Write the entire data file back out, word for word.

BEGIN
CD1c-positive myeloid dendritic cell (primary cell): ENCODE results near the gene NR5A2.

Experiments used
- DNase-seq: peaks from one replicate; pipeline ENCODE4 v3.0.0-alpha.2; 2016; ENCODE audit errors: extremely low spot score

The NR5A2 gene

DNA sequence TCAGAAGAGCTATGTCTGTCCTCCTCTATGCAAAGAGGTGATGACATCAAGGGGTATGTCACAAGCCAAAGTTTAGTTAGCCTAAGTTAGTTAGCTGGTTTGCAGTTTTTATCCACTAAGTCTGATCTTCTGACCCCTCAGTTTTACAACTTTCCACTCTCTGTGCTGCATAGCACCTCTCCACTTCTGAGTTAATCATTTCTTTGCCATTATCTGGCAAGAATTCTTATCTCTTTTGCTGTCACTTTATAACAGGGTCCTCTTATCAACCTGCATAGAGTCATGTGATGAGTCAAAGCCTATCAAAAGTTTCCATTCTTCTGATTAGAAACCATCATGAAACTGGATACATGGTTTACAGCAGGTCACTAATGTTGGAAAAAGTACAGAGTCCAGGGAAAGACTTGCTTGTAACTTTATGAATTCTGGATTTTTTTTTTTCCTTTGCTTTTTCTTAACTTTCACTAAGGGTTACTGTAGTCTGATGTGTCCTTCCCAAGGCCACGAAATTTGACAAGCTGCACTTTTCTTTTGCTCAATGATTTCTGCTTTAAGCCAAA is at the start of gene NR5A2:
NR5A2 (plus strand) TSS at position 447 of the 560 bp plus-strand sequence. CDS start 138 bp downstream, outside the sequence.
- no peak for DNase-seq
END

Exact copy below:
CD1c-positive myeloid dendritic cell (primary cell): ENCODE results near the gene NR5A2.

Experiments used
- DNase-seq: peaks from one replicate; pipeline ENCODE4 v3.0.0-alpha.2; 2016; ENCODE audit errors: extremely low spot score

The NR5A2 gene

DNA sequence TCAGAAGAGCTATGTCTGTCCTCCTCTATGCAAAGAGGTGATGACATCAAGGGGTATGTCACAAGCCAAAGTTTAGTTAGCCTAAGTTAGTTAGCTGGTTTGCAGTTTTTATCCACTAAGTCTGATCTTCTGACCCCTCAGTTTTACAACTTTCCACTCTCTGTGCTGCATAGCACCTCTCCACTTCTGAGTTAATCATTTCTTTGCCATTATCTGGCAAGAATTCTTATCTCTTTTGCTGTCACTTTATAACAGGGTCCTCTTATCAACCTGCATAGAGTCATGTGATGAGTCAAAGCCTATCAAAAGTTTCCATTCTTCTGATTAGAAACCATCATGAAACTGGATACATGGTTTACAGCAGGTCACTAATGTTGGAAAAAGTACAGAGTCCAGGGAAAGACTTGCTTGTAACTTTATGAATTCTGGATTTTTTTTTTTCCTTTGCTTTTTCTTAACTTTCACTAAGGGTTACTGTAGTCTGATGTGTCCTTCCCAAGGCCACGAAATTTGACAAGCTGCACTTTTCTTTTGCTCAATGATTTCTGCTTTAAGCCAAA is at the start of gene NR5A2:
NR5A2 (plus strand) TSS at position 447 of the 560 bp plus-strand sequence. CDS start 138 bp downstream, outside the sequence.
- no peak for DNase-seq